Texas is more than two times as attractive as Alberta for oil and gas investment, according to a survey of petroleum-sector executives released on Thursday by the public policy think-tank the Fraser Institute.
In a ranking of 20 North American jurisdictions, which included 15 U.S. states and five Canadian provinces, Texas came out on top with Alberta ranked 16th.
“Canada’s onerous and uncertain regulations, along with our dearth of pipeline capacity has created a competitiveness chasm between Canada and the United States – particularly between Alberta and Texas,” said Ashley Stedman, senior policy analyst at the Fraser Institute and co-author of the Canada-US Energy Sector Competitiveness Survey.
The report said that 80 per cent of survey respondents cited uncertain environmental regulations as a deterrent to investing in Alberta compared to only nine per cent for Texas. Also, 65 per cent of respondents identified regulatory duplication and inconsistencies as a deterrent to investing in Alberta compared to eight per cent for Texas, said the Fraser Institute.
Texas was followed in the rankings in order by Oklahoma, Kansas, Wyoming and the U.S. Gulf of Mexico region.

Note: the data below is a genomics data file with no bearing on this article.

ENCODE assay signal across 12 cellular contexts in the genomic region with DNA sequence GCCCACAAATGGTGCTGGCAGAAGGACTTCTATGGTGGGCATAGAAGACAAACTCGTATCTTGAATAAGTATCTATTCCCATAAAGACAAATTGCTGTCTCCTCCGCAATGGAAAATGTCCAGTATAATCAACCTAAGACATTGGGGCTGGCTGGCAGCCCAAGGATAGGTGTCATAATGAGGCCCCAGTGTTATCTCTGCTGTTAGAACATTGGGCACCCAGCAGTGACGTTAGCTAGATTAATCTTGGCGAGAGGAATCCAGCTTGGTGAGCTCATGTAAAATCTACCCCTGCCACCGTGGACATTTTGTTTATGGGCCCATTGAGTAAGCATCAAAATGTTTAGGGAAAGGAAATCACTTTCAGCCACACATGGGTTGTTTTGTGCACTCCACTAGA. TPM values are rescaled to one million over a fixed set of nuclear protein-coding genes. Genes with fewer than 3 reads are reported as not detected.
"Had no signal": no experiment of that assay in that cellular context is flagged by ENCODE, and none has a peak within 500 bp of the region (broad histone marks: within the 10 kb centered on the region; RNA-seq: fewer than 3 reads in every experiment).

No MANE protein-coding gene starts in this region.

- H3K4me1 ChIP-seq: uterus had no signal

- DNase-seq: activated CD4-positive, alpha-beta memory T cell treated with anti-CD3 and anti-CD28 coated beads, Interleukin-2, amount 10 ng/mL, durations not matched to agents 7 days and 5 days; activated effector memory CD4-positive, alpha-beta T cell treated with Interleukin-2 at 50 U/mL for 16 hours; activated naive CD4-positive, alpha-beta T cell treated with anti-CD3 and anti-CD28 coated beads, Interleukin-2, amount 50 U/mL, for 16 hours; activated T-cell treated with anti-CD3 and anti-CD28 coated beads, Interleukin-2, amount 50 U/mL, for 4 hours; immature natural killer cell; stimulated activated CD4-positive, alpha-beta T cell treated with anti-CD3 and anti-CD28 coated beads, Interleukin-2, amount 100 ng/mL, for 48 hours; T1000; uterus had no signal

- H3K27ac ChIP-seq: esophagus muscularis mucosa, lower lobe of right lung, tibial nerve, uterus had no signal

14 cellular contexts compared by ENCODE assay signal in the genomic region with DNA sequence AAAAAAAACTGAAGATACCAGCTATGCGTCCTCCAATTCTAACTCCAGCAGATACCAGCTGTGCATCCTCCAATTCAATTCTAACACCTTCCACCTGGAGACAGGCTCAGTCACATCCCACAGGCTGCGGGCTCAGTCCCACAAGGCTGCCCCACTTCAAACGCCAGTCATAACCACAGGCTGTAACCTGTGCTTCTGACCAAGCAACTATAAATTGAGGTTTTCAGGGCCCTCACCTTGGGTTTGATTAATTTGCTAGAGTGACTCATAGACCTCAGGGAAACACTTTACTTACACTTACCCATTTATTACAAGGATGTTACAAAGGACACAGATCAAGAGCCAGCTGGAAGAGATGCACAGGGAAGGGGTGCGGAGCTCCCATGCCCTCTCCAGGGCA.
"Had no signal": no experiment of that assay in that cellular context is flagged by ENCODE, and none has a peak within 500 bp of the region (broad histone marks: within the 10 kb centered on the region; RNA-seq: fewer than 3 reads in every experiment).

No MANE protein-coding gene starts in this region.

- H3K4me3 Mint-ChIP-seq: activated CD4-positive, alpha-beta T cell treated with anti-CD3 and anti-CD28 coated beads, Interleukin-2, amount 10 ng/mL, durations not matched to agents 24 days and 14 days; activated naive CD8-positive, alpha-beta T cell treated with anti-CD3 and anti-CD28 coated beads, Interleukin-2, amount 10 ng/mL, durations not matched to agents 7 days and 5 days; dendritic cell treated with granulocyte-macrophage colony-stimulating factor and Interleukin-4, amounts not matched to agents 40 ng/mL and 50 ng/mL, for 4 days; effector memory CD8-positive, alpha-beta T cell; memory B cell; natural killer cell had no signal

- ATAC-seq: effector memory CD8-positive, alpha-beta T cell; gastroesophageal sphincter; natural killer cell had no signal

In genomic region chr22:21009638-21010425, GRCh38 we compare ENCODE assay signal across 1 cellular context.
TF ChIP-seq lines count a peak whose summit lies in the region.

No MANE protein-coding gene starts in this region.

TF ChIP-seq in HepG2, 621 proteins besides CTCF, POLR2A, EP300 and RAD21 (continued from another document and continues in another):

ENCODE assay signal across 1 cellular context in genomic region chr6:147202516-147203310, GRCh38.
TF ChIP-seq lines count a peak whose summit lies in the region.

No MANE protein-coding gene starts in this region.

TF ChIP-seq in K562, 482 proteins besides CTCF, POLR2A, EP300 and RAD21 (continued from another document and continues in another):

Rankings of other Canadian provinces were Saskatchewan (13), Newfoundland and Labrador (15), Manitoba (17) and British Columbia (19).
The report cited Colorado as the least-attractive jurisdiction with its 20th place ranking.
“An Alberta/Texas comparison demonstrates how results vary by region: 53 per cent of respondents identified taxation as a deterrent to investment in Alberta versus only 12 per cent for Texas. Overall, investors expressed heightened concern over taxation in Canada compared to the United States. The percentage of respondents indicating that taxation in general was deterring investment was, on average, 60 per cent for Canada compared to only 32 per cent for the United States,” said the report.
“The Alberta/Texas comparison also shows that 65 per cent of respondents identified regulatory duplication and inconsistencies as a deterrent to investment in Alberta compared to only eight percent for Texas. Overall, regulatory duplication and inconsistencies are a significant concern for investors in Canada compared to the United States. On average, 53 per cent of respondents indicated that this factor was a deterrent to investment for the Canadian provinces compared to only 31 per cent for the United States.”
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